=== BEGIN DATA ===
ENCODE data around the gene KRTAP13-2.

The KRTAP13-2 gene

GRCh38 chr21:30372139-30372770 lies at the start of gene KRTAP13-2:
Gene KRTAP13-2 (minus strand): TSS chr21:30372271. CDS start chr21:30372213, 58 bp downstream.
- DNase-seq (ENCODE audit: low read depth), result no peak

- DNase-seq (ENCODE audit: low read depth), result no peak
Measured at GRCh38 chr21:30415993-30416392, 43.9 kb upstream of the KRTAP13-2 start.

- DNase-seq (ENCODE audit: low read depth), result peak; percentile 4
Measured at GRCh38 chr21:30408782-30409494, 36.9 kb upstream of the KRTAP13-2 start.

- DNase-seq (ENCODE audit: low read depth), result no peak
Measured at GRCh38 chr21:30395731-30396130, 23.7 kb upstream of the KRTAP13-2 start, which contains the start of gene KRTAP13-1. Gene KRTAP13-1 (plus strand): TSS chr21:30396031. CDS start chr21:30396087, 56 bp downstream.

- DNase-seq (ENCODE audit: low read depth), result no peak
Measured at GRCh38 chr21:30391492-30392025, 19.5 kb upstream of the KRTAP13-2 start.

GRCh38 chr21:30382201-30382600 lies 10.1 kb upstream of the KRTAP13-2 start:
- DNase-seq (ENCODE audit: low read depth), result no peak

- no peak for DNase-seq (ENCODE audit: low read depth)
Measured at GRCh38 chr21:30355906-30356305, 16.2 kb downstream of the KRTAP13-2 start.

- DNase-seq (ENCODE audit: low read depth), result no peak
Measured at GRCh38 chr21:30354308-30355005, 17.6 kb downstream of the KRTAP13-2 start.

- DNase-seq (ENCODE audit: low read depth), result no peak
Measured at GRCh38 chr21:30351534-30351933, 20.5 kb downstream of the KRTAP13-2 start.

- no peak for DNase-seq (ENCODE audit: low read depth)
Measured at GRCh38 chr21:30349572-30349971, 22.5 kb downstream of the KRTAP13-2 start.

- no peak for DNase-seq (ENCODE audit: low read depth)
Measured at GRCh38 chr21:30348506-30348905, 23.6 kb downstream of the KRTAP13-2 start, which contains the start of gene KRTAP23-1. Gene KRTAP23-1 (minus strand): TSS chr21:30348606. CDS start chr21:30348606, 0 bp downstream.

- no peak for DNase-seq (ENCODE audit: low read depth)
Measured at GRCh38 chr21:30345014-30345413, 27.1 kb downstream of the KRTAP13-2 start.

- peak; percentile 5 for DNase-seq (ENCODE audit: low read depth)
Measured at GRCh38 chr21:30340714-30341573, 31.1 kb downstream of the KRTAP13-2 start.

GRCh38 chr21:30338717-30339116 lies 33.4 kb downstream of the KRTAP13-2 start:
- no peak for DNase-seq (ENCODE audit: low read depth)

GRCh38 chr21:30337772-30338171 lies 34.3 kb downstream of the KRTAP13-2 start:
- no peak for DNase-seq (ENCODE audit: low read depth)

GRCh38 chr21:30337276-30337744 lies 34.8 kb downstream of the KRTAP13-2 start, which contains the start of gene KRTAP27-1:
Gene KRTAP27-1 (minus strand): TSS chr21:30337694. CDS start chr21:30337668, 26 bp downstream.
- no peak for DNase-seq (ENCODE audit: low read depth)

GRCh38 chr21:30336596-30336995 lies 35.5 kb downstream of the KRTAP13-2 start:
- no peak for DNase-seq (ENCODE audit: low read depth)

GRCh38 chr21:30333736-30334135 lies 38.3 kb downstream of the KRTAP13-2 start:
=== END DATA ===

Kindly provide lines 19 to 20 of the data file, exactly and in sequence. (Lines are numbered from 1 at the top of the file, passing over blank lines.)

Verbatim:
Measured at GRCh38 chr21:30354308-30355005, 17.6 kb downstream of the KRTAP13-2 start.

- DNase-seq (ENCODE audit: low read depth), result no peak